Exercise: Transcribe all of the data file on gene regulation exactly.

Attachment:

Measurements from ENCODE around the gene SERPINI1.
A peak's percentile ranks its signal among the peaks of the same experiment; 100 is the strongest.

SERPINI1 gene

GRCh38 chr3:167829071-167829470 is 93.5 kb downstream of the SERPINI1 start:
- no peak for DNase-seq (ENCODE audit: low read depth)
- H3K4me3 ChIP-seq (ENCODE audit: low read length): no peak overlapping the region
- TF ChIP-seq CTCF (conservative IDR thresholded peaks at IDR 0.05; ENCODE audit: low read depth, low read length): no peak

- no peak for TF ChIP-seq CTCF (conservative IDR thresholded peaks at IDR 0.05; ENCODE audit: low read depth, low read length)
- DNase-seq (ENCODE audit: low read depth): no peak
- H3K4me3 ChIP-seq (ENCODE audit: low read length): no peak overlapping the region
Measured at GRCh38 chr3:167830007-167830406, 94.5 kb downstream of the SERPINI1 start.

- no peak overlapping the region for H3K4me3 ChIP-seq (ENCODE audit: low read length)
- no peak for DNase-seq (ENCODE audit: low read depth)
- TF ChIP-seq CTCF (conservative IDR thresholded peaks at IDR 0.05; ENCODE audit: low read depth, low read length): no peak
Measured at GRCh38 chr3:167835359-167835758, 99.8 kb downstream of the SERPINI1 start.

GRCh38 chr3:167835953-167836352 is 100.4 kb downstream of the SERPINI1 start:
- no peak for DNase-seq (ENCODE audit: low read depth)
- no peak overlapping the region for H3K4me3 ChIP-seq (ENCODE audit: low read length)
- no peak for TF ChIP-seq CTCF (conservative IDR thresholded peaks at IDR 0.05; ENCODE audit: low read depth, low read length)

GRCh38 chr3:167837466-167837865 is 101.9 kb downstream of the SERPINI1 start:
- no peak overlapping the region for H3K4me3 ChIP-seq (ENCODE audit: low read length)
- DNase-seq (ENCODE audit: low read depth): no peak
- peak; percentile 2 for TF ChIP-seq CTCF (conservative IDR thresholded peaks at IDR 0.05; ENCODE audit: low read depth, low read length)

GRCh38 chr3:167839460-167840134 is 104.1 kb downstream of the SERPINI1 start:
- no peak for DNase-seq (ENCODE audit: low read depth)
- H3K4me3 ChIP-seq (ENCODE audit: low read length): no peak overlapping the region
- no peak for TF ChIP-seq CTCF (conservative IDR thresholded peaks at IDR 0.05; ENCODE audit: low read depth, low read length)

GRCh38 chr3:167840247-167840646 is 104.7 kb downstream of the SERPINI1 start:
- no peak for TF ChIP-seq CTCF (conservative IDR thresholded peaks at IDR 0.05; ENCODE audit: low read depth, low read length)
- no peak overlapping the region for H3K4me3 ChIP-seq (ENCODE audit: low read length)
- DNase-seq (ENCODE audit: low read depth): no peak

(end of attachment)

Measurements from ENCODE around the gene SERPINI1.
A peak's percentile ranks its signal among the peaks of the same experiment; 100 is the strongest.

SERPINI1 gene

GRCh38 chr3:167829071-167829470 is 93.5 kb downstream of the SERPINI1 start:
- no peak for DNase-seq (ENCODE audit: low read depth)
- H3K4me3 ChIP-seq (ENCODE audit: low read length): no peak overlapping the region
- TF ChIP-seq CTCF (conservative IDR thresholded peaks at IDR 0.05; ENCODE audit: low read depth, low read length): no peak

- no peak for TF ChIP-seq CTCF (conservative IDR thresholded peaks at IDR 0.05; ENCODE audit: low read depth, low read length)
- DNase-seq (ENCODE audit: low read depth): no peak
- H3K4me3 ChIP-seq (ENCODE audit: low read length): no peak overlapping the region
Measured at GRCh38 chr3:167830007-167830406, 94.5 kb downstream of the SERPINI1 start.

- no peak overlapping the region for H3K4me3 ChIP-seq (ENCODE audit: low read length)
- no peak for DNase-seq (ENCODE audit: low read depth)
- TF ChIP-seq CTCF (conservative IDR thresholded peaks at IDR 0.05; ENCODE audit: low read depth, low read length): no peak
Measured at GRCh38 chr3:167835359-167835758, 99.8 kb downstream of the SERPINI1 start.

GRCh38 chr3:167835953-167836352 is 100.4 kb downstream of the SERPINI1 start:
- no peak for DNase-seq (ENCODE audit: low read depth)
- no peak overlapping the region for H3K4me3 ChIP-seq (ENCODE audit: low read length)
- no peak for TF ChIP-seq CTCF (conservative IDR thresholded peaks at IDR 0.05; ENCODE audit: low read depth, low read length)

GRCh38 chr3:167837466-167837865 is 101.9 kb downstream of the SERPINI1 start:
- no peak overlapping the region for H3K4me3 ChIP-seq (ENCODE audit: low read length)
- DNase-seq (ENCODE audit: low read depth): no peak
- peak; percentile 2 for TF ChIP-seq CTCF (conservative IDR thresholded peaks at IDR 0.05; ENCODE audit: low read depth, low read length)

GRCh38 chr3:167839460-167840134 is 104.1 kb downstream of the SERPINI1 start:
- no peak for DNase-seq (ENCODE audit: low read depth)
- H3K4me3 ChIP-seq (ENCODE audit: low read length): no peak overlapping the region
- no peak for TF ChIP-seq CTCF (conservative IDR thresholded peaks at IDR 0.05; ENCODE audit: low read depth, low read length)

GRCh38 chr3:167840247-167840646 is 104.7 kb downstream of the SERPINI1 start:
- no peak for TF ChIP-seq CTCF (conservative IDR thresholded peaks at IDR 0.05; ENCODE audit: low read depth, low read length)
- no peak overlapping the region for H3K4me3 ChIP-seq (ENCODE audit: low read length)
- DNase-seq (ENCODE audit: low read depth): no peak